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Pancreas Cancer

CT/MRI was posted 04/30/2004 04:13 pm by Peter F
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Magnetic resonance imaging The role of MRI in pancreatic cancer has been less well studied than the role of CT scan. It does not appear to be superior to spiral CT scans. However, in patients with jaundice, the recently introduced MRCP can be used as a noninvasive method for imaging the biliary tree and pancreatic duct.

Whether MRCP is as sensitive and specific for pancreaticobiliary pathology as other procedures is currently under intense investigation. MRI is limited by the inability to perform MRI-directed needle aspirations; however, this technology is undergoing rapid change ----------- Computed tomography scan The most frequently used imaging technique is abdominal CT scan. Standard abdominal CT scan can help detect 70-80% of pancreatic carcinomas. Unfortunately, 40-50% of tumors smaller than 3 cm are missed, and these are the tumors most likely to still be resectable.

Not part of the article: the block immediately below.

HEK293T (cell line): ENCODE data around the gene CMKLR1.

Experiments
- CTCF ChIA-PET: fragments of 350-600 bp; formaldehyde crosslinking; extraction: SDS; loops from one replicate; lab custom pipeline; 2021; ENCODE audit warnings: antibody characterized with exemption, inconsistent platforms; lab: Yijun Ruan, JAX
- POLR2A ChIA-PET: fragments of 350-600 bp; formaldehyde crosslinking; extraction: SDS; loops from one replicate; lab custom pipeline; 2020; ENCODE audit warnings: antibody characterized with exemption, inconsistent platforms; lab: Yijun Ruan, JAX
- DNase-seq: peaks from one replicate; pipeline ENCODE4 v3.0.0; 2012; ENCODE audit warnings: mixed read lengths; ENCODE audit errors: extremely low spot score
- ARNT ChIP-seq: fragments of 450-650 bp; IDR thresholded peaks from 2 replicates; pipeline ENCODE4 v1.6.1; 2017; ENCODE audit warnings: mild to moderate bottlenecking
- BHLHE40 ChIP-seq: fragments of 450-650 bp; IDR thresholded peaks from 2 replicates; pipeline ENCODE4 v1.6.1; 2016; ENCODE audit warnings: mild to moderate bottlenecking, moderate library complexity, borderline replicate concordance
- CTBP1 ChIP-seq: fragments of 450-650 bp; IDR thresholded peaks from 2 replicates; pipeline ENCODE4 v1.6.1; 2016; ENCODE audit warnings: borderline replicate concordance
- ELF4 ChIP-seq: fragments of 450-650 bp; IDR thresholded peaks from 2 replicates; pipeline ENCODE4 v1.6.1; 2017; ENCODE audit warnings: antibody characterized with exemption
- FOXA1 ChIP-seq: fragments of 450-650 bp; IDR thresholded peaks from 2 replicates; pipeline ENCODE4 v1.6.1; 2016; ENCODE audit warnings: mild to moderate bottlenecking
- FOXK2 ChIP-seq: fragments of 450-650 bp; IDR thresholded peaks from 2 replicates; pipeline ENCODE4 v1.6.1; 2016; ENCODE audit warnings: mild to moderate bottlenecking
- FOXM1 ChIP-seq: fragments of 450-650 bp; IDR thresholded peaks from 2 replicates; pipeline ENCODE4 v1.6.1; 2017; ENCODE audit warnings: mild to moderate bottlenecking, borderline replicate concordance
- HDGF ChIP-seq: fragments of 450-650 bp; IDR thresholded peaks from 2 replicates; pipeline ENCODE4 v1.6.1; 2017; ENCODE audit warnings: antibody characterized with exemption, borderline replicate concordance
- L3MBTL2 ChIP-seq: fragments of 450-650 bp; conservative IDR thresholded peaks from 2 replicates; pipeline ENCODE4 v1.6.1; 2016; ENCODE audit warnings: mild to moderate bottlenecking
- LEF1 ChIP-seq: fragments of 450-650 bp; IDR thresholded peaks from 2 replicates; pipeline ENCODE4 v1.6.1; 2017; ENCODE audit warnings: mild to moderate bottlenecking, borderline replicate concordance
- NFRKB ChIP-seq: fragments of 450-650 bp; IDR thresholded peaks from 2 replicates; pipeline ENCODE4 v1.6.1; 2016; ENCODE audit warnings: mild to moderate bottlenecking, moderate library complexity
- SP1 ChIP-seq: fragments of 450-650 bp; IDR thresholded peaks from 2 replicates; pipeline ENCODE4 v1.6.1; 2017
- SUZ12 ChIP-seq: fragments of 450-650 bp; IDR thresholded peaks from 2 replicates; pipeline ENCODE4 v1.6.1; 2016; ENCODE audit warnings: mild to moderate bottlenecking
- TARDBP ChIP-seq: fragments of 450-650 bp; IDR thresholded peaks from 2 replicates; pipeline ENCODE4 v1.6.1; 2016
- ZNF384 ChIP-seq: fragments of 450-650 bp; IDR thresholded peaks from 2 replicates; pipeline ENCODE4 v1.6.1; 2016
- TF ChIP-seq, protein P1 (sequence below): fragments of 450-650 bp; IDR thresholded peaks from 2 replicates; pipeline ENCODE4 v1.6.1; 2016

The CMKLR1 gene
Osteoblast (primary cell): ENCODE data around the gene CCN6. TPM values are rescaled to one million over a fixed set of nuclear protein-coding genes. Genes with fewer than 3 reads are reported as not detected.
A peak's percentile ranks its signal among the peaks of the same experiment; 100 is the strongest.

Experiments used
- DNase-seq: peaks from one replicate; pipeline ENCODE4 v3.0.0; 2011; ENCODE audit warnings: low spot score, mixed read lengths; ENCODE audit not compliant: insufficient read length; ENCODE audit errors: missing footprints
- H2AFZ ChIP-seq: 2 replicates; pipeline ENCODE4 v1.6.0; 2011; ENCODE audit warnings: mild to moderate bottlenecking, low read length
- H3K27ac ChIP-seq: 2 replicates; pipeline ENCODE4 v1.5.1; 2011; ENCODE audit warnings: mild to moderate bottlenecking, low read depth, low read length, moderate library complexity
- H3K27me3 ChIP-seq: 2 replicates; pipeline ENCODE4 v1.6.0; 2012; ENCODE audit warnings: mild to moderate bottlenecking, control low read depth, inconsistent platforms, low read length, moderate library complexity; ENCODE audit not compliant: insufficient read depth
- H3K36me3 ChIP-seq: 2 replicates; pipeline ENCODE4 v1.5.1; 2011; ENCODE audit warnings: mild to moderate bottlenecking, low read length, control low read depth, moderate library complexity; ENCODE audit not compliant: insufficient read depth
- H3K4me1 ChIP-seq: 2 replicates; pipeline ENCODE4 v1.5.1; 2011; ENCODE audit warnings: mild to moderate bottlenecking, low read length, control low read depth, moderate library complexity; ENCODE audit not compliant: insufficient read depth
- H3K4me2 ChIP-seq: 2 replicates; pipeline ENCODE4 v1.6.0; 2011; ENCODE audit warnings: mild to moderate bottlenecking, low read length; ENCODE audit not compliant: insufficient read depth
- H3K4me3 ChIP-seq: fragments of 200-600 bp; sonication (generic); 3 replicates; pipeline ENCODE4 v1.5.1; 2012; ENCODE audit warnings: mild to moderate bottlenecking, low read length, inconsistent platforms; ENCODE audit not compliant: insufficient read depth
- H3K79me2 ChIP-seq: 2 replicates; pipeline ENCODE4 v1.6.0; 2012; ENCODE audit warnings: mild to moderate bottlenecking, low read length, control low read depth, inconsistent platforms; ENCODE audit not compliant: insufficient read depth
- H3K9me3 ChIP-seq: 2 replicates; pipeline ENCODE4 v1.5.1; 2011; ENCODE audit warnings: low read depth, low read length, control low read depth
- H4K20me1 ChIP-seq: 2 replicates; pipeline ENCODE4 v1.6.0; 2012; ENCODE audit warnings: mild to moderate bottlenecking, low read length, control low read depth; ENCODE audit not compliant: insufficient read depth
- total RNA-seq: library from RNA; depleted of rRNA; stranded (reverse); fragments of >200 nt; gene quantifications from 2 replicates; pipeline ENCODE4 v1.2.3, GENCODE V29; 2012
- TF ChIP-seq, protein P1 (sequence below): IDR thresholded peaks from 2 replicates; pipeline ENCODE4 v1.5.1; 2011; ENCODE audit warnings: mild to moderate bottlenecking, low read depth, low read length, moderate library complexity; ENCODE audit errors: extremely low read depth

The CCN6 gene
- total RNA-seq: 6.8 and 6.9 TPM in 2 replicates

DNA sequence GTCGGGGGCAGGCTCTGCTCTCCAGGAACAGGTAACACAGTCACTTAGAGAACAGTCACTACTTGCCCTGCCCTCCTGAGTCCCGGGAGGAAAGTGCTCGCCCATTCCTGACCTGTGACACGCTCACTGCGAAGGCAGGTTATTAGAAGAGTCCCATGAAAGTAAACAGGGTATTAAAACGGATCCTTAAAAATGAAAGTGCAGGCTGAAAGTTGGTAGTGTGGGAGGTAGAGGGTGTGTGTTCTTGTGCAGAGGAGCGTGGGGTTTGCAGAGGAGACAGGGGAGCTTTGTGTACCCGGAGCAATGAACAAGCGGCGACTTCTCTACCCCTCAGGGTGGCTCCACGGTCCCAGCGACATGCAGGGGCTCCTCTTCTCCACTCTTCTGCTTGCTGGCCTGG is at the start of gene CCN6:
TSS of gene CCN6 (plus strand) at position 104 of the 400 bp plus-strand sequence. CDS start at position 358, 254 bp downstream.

Due to its ubiquitous availability, abdominal CT scanning is usually the mainstay of initial diagnostic modalities used for assessing patients considered to have pancreatic carcinoma.

The more recent addition of spiral (ie, helical) CT scans with dual-phase contrast enhancement may significantly improve the sensitivity and specificity of abdominal CT scan findings in patients with pancreatic carcinoma. Dual-phase spiral CT scan findings are approximately 80% accurate for helping determine the resectability potential of pancreatic carcinoma.

CT scans can be used to direct fine-needle aspiration of pancreatic masses ---------------- CT is cheaper than MRI. CT exposes you to X rays MRI does not. The contrast material is different for both.



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*DISCLAIMER: This page is an unmoderated forum, and the opinions expressed herein do not necessarily reflect the viewpoint of The Johns Hopkins Medical Institutions. Patients are advised to consult their personal physicians before making any medical decisions.
FULL DISCLAIMER


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